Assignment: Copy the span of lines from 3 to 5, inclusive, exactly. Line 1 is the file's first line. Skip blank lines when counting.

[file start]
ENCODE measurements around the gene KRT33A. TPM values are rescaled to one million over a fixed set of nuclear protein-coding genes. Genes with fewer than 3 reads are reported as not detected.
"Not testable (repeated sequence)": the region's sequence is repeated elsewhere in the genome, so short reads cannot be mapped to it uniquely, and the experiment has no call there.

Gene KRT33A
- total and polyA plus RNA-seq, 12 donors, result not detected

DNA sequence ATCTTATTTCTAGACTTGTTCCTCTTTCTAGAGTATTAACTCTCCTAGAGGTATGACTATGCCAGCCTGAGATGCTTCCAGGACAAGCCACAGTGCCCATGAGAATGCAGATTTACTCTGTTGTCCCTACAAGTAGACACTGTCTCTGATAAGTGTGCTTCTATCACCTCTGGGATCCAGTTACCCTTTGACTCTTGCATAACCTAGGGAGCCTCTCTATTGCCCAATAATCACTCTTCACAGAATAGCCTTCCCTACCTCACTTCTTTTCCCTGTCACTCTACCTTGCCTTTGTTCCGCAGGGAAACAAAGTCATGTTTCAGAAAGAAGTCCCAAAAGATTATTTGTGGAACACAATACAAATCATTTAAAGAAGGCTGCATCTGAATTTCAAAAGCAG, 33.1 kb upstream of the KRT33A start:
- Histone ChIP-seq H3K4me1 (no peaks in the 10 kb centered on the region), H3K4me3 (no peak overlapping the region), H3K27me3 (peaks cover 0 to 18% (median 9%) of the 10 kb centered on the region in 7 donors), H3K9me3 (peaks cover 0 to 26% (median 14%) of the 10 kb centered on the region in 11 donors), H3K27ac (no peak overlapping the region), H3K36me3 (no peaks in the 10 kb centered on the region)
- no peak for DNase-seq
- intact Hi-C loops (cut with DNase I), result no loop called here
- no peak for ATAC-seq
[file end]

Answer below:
Gene KRT33A
- total and polyA plus RNA-seq, 12 donors, result not detected

DNA sequence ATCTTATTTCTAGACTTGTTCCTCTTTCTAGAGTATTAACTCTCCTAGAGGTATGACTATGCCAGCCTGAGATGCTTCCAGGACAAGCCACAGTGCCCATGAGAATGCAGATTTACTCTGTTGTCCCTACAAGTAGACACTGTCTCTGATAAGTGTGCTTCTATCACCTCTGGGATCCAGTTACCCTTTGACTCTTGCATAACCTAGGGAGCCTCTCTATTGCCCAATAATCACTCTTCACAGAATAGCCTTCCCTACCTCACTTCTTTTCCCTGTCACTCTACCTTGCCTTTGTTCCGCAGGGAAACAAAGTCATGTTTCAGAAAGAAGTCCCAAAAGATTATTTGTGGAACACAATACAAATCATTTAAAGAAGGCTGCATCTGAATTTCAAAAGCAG, 33.1 kb upstream of the KRT33A start: